V.Halacheva, M. Fuchs, J.Dönitz, T.Reupke, B.Püschel, C.Viebahn: Complex Planar
Cell Movement and Oriented Cell Division Build the Early Primitive Streak in the Mammalian
Embryo, Developmental Dynamics 240, 19051916 (2011),
https://dx.doi.org/10.1002/dvdy.22687
Once again, a completely different topic: biology, and in particular developmental biology. The primitive streak is the first morphogenic feature in the nascent mammalian embryo. We applied circular statistics to show that cell divisions prefer certain directions.

M.Ante, E.Wingender, M. Fuchs: Integration of gene expression data with prior
knowledge for network analysis and validation, BMC Research Notes 4, 520 (2011),
https://doi.org/10.1186/175605004520
My first nonmathematical paper: Some work on biological databases, of a rather algebraic/nonquantitative flavor. Biological databasesnothing I really worked on before or after anytime again ....

A.D.Rahm, M. Fuchs: The integral homology of PSL2 of imaginary quadratic
integers with nontrivial class group: Journal of Pure and Applied Algebra (2010),
https://dx.doi.org/10.1016/j.jpaa.2010.09.005
The title says it all: we compute the group homology of a certain class of groups acting on hyperbolic threespace. Was (mostly) fun. I learned a lot about homological algebra, and about fundamental sets of actions.
Thesis
PhD thesis: M. Fuchs, "Cohomologie cyclique des produits croises associes aux
groupes de Lie". Written at the Institut de Mathematiques de Luminy under the direction of Michael
Puschnigg at the Universite de la Mediterranee AixMarseile,
https://arxiv.org/abs/math/0612023
I give a completely new proof of the fact that the group ring of torsionfree discrete cocompact subgroups of SL(n, C) satisfies the KadisonKaplansky conjecture: it is free of nontrivial idempotents. Unfortunately, I never came back to that topic later.
Technical Reports
M. Fuchs, X. Jiang, A.L. Boulesteix, 2016. The computationally optimal test
set size in simulation studies on supervised learning.
https://epub.ub.unimuenchen.de/26870/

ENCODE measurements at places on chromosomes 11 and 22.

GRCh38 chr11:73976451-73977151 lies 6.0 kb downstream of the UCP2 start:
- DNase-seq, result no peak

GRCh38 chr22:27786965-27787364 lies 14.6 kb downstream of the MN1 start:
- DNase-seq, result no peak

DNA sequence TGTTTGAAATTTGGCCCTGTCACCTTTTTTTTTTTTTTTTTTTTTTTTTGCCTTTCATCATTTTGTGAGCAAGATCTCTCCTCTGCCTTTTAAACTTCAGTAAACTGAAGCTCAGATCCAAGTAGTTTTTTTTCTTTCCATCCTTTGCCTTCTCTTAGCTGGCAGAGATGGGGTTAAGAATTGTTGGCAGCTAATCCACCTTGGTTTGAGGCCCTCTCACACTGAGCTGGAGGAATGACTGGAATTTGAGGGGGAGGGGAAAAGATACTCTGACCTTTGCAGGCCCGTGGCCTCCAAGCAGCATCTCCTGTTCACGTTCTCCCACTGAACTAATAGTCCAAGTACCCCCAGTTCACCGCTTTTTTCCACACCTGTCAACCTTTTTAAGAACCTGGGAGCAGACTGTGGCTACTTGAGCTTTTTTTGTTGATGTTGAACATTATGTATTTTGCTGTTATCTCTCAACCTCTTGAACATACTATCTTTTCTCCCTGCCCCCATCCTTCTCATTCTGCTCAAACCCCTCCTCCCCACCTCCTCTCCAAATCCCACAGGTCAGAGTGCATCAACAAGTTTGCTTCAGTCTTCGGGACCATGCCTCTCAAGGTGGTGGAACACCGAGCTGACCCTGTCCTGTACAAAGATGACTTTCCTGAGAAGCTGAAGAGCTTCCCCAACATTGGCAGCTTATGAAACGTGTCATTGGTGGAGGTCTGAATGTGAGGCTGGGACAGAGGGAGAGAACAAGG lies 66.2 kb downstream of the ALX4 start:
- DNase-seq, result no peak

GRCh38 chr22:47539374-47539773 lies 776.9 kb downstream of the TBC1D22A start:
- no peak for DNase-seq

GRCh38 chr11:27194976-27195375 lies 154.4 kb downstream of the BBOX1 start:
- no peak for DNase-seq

(Technical Report 189), Department of Statistics, Ludwig Maximilian University of Munich
A simulation study on supervised learning is when the following process is carried out repeatedly, with independent repetitions: One draws a learning sample from a distribution. The size of the learning sample, i.e., the number of observations it is comprised of, is to be kept the same throughout. Each observation consists of predictors or (covariables), and an outcome or value of response variable, for instance, a binary prediction target. Furthermore, one evaluates the performance of the predictive model thus achieved, by evaluating it on a test set. Averageing out across all independent iterations is guaranteed to converge towards the true expectated value of the error estimator  the true error. It might seem a little unintuitive that the latter statement holds true regardless of the size of the test set. The reason is that the mentioned expected value is unaffected by the size of the test set. Therefore, it is just a matter of computational convenience to choose it carefully. It is the goal of this paper to perform that choice in an educated way, as a function of the machine computation execution speed.

M. Fuchs, R. Hornung, R. De Bin, A.L. Boulesteix, 2013. A Ustatistic
estimator for the variance of resamplingbased error estimators.
http://epub.ub.unimuenchen.de/17654/
(Technical Report 147), Department of Statistics, Ludwig Maximilian University of Munich
We show a bunch of things about the errror estimator of a machine learning algorithm, on a real data sample of fxed size (typically denoted by n in statistics). Among several statements, we show that the studentized error estimator is asymptotically normally distributed. This is a new contribution.